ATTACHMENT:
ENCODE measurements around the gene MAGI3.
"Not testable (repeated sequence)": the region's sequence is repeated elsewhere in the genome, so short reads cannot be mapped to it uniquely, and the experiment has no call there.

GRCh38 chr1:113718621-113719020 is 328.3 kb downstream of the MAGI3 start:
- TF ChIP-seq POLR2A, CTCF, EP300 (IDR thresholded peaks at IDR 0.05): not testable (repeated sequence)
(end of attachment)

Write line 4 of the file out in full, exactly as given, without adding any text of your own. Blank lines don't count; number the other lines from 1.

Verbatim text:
- TF ChIP-seq POLR2A, CTCF, EP300 (IDR thresholded peaks at IDR 0.05): not testable (repeated sequence)